U.S. Companies in Indonesia Plan US$61 Billion in Additional Investments

A new report reveals that U.S. companies plan approximately US$61 billion in new investment in the country over the next three to five years — provided that the investment environment is conducive and welcoming.

 

The new study, commissioned by AmCham Indonesia and the US Chamber of Commerce, notes that the extent and scale of US investment in Indonesia has been greatly underestimated.  The study estimates that from 2004 to 2012, U.S. foreign direct investment in Indonesia totaled US$65 billion, much more than official data indicates. This total makes the United States potentially the largest investor in the country over that period.

 

"Indonesia needs a continuous flow of foreign direct investment if our economy is to continue its dynamic growth. We are encouraged to see that US FDI is even greater than what has been previously known," says KADIN chairman Suryo Sulisto.

 

“This study shows that American investment is benefitting the Indonesian economy in ways that transcend the simple dollar figures,” says Thomas J. Donohue, president and CEO of the US Chamber of Commerce. "US companies are boosting local productivity, investing in their employees, and making significant long-term contributions to the communities in which they operate."

 

In addition to quantifying past economic impact, the study assesses future investment potential from US companies, as well as obstacles that could negatively impact future investment. According to the report, US companies plan approximately US$61 billion in new investment in the country over the next three to five years — provided that the investment environment is conducive and welcoming.

 

The study also details the tremendous downstream benefits to the Indonesian economy from US investment. The study shows that US companies directly employ approximately 183,000 Indonesians at competitive wages, and from 2007 to 2012, indirectly supported more than 1.7 million Indonesian jobs.

 

During the same period, these companies’ average employee-training budgets increased by 150 percent. Additionally, companies included in the study spent an average of US$5.8 million in 2012 on Corporate Social Responsibility (CSR) programs, an increase of 95 percent since 2007. The study also found that US companies in Indonesia provide their employees with a broad range of mentorship, training, tuition assistance, courses in management and language, and other learning experiences.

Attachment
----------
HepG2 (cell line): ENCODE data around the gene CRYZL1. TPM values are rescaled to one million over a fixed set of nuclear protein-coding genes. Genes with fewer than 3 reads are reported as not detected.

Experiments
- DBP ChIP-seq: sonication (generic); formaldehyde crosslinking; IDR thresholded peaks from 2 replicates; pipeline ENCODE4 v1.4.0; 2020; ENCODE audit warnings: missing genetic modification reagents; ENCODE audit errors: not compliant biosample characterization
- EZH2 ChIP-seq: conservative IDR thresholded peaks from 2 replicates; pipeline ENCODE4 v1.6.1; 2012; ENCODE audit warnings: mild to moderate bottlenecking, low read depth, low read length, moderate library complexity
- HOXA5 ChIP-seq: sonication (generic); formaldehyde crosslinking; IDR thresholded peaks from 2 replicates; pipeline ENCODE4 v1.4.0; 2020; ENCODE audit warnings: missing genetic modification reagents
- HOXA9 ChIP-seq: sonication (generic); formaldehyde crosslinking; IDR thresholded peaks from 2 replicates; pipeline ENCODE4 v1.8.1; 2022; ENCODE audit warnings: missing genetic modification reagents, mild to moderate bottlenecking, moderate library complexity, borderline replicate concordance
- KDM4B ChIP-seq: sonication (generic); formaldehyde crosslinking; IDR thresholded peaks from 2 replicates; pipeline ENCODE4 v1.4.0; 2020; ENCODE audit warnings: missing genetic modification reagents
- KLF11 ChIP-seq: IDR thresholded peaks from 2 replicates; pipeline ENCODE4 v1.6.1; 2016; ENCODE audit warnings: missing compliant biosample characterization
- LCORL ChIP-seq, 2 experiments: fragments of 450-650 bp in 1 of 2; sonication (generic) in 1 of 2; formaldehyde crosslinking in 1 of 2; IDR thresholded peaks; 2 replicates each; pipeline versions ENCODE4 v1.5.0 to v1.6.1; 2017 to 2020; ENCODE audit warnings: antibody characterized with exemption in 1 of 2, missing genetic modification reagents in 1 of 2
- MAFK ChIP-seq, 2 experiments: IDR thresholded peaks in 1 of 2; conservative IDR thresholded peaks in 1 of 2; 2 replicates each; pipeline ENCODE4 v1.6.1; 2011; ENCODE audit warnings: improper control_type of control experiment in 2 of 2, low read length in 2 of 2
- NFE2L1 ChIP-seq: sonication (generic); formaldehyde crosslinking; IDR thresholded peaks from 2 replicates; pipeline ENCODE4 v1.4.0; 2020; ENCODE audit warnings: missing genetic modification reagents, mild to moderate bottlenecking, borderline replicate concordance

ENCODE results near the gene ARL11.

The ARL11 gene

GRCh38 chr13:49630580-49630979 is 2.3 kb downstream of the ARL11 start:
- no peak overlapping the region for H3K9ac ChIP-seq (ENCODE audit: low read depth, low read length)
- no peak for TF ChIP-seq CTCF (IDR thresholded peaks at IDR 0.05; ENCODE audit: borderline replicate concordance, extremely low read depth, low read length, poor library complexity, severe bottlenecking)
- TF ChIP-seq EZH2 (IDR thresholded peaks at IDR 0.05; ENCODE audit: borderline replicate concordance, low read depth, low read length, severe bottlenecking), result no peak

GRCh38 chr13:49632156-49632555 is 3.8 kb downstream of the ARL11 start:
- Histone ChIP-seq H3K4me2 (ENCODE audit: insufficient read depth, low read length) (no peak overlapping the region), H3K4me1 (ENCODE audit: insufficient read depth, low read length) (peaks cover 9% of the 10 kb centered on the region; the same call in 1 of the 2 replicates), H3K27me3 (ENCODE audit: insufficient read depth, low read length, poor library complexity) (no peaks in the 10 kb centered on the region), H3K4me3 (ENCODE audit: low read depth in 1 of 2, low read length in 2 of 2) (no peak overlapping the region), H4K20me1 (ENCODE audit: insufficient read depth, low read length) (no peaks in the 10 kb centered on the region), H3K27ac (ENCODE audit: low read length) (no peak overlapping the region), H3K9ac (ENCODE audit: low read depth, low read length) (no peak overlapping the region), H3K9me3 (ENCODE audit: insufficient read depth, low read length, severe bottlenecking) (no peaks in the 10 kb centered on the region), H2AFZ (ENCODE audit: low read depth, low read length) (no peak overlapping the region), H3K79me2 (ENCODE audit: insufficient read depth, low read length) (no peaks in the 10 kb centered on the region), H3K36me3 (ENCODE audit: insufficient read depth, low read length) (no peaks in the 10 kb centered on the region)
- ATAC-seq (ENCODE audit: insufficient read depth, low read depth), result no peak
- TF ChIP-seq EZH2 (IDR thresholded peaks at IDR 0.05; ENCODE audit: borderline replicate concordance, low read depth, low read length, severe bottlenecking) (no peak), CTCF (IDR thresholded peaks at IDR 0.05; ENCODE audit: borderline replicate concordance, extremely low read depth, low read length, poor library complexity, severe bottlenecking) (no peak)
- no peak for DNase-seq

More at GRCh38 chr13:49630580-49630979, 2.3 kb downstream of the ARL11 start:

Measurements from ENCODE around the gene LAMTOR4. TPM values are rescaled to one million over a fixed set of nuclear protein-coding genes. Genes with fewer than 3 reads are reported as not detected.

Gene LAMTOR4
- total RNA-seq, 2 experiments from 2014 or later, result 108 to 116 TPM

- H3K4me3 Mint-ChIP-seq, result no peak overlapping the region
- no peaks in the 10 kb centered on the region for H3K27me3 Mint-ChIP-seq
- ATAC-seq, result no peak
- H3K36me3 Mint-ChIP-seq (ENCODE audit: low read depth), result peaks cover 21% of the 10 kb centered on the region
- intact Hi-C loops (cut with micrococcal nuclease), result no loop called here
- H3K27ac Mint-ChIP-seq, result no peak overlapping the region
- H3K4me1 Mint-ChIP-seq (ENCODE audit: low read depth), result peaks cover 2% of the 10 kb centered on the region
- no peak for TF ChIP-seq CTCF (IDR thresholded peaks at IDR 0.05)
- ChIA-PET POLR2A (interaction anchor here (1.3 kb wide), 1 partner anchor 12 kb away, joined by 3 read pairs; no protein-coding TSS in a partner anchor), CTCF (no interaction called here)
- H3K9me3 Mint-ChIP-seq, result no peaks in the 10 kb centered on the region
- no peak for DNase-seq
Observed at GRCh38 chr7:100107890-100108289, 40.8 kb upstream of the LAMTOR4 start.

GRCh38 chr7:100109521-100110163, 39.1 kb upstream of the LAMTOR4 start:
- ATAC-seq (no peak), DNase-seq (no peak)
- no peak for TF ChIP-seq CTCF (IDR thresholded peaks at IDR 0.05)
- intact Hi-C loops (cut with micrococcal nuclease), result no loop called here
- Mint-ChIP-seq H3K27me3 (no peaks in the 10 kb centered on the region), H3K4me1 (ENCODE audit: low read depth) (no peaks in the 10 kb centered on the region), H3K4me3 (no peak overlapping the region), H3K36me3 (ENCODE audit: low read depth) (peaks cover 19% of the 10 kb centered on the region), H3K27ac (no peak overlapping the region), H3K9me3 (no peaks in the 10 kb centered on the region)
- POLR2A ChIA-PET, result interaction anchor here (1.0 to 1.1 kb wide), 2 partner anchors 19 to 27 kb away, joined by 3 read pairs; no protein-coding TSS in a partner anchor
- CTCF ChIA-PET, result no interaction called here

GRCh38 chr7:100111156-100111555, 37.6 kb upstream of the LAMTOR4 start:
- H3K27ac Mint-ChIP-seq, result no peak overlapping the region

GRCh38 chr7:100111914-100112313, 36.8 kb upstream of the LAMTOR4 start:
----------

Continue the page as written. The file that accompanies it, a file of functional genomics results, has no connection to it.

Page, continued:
Further, US firms spread knowledge and technology by extending global best practices into the domestic sphere and value chain, and via labor mobility from US to domestic companies. This, in turn, positively impacts productivity in the domestic economy.

 

While Indonesia has enjoyed robust growth in recent years, the report cites several challenges to maintaining its attractiveness to continued large-scale FDI inflows. These challenges include:
 

•    Regulatory uncertainty, abrupt changes in regulations, and gaps in implementation and enforcement
•    Insufficient hard infrastructure, such as ports, roads, and railways, to support longer-term high economic growth
•    A shortage of sufficiently skilled and educated workers. 

 

While the study clearly demonstrates that American companies are committed investors, it also sends a cautionary signal that Indonesia urgently needs to provide greater legal and regulatory clarity and predictability to continue to attract investment, according to Wijayanto, managing director of Paramadina Public Policy Institute.

 

Adds Suryo Sulisto: "As for the policy issues, we hope to see greater cooperation and consultation between private investors – both foreign and local – and the government in developing business-friendly policies that will help drive growth."

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